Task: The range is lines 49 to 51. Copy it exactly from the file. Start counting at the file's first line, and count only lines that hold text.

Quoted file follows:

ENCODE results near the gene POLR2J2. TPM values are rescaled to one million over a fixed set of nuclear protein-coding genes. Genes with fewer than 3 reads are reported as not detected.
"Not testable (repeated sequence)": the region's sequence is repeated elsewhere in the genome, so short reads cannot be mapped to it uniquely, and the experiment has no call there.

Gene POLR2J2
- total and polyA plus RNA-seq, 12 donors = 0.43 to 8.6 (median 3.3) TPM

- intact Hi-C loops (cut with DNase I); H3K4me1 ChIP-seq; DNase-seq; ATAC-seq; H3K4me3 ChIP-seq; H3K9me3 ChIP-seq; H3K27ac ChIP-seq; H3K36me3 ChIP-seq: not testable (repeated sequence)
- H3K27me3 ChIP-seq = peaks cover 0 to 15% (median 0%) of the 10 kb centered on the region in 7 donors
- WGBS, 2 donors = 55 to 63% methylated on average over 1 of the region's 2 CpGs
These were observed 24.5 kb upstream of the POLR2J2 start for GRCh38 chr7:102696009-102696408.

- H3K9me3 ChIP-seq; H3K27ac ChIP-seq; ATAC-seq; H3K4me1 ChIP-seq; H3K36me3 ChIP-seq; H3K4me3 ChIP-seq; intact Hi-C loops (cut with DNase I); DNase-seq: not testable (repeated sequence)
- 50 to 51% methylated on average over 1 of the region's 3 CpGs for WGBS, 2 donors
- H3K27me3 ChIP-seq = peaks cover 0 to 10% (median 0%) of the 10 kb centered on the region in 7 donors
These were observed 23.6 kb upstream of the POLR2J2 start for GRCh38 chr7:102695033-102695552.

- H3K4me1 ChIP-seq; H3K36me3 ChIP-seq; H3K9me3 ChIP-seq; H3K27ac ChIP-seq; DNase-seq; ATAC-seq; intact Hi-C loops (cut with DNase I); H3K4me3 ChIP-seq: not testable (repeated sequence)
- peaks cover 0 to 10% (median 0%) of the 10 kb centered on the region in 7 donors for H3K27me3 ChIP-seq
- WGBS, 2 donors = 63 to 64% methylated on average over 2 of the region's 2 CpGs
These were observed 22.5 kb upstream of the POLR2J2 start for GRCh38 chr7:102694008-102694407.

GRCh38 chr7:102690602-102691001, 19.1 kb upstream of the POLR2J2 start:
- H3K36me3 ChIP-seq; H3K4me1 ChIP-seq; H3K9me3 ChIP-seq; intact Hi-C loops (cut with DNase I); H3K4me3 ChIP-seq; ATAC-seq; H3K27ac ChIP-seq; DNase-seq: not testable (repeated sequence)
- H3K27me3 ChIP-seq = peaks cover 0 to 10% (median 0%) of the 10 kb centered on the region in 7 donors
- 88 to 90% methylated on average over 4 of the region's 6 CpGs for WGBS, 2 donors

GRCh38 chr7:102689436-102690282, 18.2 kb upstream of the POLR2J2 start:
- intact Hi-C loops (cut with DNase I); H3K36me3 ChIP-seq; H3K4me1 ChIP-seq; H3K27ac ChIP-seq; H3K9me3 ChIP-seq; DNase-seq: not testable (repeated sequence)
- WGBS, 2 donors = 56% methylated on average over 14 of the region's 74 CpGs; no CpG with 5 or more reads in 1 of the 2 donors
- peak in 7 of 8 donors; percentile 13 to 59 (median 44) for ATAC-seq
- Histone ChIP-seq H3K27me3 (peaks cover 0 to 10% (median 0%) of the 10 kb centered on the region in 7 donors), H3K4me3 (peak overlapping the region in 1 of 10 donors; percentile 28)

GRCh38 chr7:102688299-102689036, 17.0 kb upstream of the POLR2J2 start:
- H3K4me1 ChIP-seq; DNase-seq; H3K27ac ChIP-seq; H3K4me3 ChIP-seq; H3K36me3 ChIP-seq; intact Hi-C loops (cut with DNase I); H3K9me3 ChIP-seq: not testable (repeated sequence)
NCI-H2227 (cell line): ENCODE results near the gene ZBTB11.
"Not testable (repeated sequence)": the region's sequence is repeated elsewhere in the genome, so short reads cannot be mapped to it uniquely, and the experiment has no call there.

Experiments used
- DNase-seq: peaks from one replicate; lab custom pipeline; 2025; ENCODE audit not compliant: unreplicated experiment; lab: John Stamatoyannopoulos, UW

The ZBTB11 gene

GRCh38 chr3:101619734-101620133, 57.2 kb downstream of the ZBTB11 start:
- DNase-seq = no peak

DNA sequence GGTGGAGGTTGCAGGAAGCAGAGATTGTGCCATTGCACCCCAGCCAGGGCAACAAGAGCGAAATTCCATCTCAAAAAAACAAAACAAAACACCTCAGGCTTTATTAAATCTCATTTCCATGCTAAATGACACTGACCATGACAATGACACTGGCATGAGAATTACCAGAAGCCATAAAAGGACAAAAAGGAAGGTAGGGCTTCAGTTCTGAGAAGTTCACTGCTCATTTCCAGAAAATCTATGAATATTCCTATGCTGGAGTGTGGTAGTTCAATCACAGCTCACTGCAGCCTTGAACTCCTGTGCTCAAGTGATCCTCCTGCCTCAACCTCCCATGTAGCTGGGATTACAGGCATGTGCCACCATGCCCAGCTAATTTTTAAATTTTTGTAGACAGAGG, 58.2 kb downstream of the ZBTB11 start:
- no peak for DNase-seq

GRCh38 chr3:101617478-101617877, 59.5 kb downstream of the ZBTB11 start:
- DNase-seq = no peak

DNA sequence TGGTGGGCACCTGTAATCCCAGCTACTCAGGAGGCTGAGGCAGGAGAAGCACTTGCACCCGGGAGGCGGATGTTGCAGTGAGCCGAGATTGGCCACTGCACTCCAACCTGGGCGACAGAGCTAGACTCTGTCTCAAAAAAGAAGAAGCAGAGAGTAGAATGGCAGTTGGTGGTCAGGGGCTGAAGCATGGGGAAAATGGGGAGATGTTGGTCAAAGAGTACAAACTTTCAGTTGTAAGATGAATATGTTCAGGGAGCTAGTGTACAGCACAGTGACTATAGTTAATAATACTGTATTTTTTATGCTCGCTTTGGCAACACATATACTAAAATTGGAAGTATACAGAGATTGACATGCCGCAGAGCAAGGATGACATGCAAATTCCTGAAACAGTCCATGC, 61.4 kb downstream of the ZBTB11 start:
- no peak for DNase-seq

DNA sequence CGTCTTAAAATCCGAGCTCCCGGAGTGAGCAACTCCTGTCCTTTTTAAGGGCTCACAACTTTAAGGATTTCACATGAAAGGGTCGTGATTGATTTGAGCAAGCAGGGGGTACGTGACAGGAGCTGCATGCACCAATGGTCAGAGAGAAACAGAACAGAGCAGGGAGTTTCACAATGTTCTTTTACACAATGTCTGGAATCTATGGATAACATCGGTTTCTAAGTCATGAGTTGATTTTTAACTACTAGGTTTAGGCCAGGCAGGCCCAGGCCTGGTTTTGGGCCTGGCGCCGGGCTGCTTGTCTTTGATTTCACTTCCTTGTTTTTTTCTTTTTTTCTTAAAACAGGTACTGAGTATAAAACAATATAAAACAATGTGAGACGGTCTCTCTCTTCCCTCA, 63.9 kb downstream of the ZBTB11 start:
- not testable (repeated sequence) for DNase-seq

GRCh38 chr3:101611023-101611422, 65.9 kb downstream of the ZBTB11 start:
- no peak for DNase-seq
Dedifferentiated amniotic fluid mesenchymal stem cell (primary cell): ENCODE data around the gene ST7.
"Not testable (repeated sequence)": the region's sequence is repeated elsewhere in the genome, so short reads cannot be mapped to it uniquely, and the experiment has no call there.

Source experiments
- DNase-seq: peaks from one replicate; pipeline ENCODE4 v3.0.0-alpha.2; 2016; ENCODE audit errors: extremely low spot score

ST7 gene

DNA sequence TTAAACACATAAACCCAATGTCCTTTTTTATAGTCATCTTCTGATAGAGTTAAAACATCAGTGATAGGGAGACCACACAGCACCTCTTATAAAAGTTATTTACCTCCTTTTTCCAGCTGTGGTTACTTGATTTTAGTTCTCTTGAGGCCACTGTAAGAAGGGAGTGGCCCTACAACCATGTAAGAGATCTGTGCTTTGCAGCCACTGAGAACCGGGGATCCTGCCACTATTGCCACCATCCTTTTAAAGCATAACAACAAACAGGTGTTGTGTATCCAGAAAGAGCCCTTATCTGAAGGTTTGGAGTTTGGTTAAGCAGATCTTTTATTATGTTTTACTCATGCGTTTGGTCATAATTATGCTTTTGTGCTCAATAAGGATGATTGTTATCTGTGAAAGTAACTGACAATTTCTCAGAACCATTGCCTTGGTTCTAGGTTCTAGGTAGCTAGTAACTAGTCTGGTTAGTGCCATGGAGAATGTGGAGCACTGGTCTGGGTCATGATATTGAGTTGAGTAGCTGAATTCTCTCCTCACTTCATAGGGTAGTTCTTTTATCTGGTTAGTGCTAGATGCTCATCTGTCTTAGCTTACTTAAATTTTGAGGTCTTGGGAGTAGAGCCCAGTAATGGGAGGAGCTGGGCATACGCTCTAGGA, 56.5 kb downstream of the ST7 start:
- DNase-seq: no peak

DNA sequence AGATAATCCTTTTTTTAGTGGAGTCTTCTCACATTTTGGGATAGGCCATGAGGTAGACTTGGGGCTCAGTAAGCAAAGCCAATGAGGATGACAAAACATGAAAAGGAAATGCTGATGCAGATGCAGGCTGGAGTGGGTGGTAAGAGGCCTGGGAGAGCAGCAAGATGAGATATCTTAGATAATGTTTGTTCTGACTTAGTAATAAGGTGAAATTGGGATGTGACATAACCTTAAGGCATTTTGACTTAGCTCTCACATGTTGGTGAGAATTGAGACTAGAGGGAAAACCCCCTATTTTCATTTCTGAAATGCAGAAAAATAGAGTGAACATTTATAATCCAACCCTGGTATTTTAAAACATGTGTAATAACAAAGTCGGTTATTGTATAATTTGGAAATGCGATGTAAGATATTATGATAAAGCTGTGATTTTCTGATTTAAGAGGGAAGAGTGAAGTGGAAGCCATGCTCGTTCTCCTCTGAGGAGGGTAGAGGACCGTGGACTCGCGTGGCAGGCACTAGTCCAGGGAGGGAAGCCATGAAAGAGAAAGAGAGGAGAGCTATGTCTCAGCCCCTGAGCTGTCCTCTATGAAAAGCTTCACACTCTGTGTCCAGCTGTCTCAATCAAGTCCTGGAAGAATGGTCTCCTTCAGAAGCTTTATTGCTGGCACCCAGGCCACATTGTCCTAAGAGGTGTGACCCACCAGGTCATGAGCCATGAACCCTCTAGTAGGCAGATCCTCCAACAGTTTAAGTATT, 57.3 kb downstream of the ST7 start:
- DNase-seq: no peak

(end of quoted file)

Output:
ST7 gene

DNA sequence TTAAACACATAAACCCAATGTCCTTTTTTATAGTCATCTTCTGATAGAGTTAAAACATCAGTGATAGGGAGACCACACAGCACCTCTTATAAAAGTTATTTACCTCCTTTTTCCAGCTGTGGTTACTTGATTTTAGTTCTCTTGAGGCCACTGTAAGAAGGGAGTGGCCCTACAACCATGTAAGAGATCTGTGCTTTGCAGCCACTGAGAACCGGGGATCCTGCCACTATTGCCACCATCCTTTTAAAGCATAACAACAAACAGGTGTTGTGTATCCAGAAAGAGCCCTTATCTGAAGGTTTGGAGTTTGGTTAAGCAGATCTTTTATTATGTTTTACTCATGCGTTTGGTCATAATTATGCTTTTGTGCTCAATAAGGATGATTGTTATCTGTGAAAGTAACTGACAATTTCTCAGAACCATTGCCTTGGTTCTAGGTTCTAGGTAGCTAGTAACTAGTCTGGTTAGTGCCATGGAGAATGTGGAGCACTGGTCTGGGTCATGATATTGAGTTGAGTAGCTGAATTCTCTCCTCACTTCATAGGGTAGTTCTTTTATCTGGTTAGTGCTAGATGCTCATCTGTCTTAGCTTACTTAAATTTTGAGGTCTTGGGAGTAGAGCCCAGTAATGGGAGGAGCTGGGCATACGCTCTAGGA, 56.5 kb downstream of the ST7 start:
- DNase-seq: no peak